What to expect
In consigning Gloucester to defeat two weeks ago, Saracens so too consigned any nod to open, expansive rugby that viewers of this final may crave. Leicester and Saracens possess powerful, gruesome packs and expect both teams to play to their strengths by sticking it up front. The scrum and the lineout will be treasured while early backs moves will consist of bringing both teams’ big runners into the game. Expect Leicester’s Tuilagi and Saracens’ Brad Barritt to feature heavily in the opening stages. Romantics of the game may despair at a final between two of the more pragmatic teams in the league, though both teams do possess flair behind their grizzled strength up front. Leicester half-backs Ben Youngs and Toby Flood probe the opposition defensive line and torment defenders, while Anthony Allen has matured into an astute, well rounded centre over the course of the season. Saracens wing David Strettle offers a more elusive alternative to Leicester’s offering of Tuilagi, while Alex Goode at full back will regularly glide through tacklers at will. Ultimately though, the dominant pack will decide the victors.
All eyes on
After a blistering start for England, many will argue that Ben Youngs’ game has rather plateaued of late. This game will give the young scrum half a chance to prove them wrong. Youngs is an extremely quick runner and will constantly challenge the Saracens line, though it is his partnership with international teammate Flood that could see Leicester home. But, a warning: if Youngs freezes, as he has done before, Leicester’s game could unravel.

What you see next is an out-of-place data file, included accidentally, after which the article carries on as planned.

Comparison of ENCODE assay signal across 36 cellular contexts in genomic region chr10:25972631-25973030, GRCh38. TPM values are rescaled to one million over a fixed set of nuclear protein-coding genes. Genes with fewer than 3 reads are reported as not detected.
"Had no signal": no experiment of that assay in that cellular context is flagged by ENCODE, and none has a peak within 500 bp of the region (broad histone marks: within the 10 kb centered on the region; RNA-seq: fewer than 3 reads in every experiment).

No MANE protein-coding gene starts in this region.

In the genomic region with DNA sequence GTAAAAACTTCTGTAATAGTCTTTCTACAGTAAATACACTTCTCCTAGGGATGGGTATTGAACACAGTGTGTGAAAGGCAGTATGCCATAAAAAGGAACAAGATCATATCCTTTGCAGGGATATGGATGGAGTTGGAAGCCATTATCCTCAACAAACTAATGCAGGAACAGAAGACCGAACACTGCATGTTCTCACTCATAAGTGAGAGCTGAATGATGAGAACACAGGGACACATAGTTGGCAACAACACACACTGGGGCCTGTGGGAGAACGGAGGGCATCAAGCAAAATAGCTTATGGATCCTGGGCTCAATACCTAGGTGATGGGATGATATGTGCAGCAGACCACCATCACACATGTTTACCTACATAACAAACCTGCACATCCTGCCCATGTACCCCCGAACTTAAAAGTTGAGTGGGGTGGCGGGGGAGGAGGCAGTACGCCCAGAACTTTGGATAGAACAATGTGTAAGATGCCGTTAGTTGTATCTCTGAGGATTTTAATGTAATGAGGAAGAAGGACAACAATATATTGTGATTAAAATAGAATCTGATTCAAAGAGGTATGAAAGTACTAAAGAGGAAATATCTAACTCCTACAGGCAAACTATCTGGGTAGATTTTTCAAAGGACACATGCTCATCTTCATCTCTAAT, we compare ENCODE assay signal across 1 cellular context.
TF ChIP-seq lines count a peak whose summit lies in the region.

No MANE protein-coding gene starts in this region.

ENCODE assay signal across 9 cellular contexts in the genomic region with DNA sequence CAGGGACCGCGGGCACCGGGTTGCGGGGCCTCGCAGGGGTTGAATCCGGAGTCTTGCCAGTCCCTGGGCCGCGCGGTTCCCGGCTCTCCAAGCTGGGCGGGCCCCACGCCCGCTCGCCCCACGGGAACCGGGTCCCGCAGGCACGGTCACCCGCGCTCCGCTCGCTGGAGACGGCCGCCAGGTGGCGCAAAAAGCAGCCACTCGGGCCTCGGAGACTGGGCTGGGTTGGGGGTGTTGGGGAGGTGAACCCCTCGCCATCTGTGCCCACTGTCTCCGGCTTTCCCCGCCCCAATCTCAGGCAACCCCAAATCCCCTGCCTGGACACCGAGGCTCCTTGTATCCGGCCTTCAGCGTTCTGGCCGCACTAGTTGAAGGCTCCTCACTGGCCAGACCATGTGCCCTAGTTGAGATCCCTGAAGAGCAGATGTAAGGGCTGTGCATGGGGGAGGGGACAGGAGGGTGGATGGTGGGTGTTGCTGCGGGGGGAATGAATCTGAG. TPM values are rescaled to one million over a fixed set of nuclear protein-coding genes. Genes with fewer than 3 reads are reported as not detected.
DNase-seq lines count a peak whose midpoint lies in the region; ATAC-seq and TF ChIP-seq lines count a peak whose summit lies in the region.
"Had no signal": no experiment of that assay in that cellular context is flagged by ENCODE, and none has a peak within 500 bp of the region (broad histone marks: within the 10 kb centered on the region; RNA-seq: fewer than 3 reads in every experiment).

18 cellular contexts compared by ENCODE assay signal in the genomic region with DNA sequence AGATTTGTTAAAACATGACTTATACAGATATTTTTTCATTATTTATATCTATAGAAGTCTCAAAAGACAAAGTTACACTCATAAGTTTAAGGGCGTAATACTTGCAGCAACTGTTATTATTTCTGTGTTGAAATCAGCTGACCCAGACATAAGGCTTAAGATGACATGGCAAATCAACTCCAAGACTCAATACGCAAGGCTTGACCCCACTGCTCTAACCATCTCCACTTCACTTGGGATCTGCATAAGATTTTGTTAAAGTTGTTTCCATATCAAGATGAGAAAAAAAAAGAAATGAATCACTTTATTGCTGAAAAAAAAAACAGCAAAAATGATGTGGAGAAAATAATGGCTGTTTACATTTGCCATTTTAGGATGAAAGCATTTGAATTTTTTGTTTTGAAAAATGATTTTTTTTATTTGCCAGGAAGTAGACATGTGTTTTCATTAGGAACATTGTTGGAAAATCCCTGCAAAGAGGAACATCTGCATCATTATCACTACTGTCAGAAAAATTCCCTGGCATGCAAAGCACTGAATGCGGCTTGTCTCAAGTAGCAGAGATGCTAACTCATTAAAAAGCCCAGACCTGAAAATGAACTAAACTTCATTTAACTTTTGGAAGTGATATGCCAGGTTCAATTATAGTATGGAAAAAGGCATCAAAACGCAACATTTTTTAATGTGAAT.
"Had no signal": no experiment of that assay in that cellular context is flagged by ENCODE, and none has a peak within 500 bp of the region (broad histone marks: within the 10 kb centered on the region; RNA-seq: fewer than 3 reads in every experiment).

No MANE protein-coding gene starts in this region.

Nailing the kick to take Saracens into the final, young Owen Farrell proved himself to be a kicker of exceptional nerve. The nineteen-year-old fly half’s cool head has seen Saracens through tight games this season, and while his game may still be on the learning curve, Farrell clearly has a strong upwards trajectory ahead of him. Set to depart for the Junior World Cup shortly after this match, many fans will wonder whether Farrell could be ready for elevation to a more senior level.
Head to Head: Tom Croft vs Jacques Burger
Namibian flanker Burger has been putting in defensive performances of a magnitude that have quickly made him a favourite among the Saracens fans. Against Gloucester in the semi-final, Burger underlined his importance with a huge defensive display. But in Tom Croft, Burger will face a different prospect. Croft is tall and rangy, yet his work at the breakdown would be more synonymous with that of a smaller scavenger. Croft’s athleticism, particularly in the line-out, gives him an advantage over Burger, though the battle on the ground will be the one most keenly fought.
Saracens’ double over Leicester this season may give them a psychological advantage in this fixture, but I can’t look past Leicester. Huge up front and marshalled by the England pairing of Youngs and Flood, Leicester are a truly different animal at this stage of the competition. With Alesana Tuilagi looking rampant from deep and able to gain front foot ball from most areas of the pitch, I think Leicester will gain an early lead and hold off Saracens’ challenge. Leicester by six.